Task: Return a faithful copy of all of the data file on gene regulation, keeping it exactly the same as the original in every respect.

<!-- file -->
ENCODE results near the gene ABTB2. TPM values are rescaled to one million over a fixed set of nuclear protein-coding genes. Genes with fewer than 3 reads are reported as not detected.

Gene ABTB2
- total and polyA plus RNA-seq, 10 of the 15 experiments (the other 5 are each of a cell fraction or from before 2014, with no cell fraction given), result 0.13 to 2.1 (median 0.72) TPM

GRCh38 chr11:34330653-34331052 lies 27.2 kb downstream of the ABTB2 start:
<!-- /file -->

ENCODE results near the gene ABTB2. TPM values are rescaled to one million over a fixed set of nuclear protein-coding genes. Genes with fewer than 3 reads are reported as not detected.

Gene ABTB2
- total and polyA plus RNA-seq, 10 of the 15 experiments (the other 5 are each of a cell fraction or from before 2014, with no cell fraction given), result 0.13 to 2.1 (median 0.72) TPM

GRCh38 chr11:34330653-34331052 lies 27.2 kb downstream of the ABTB2 start: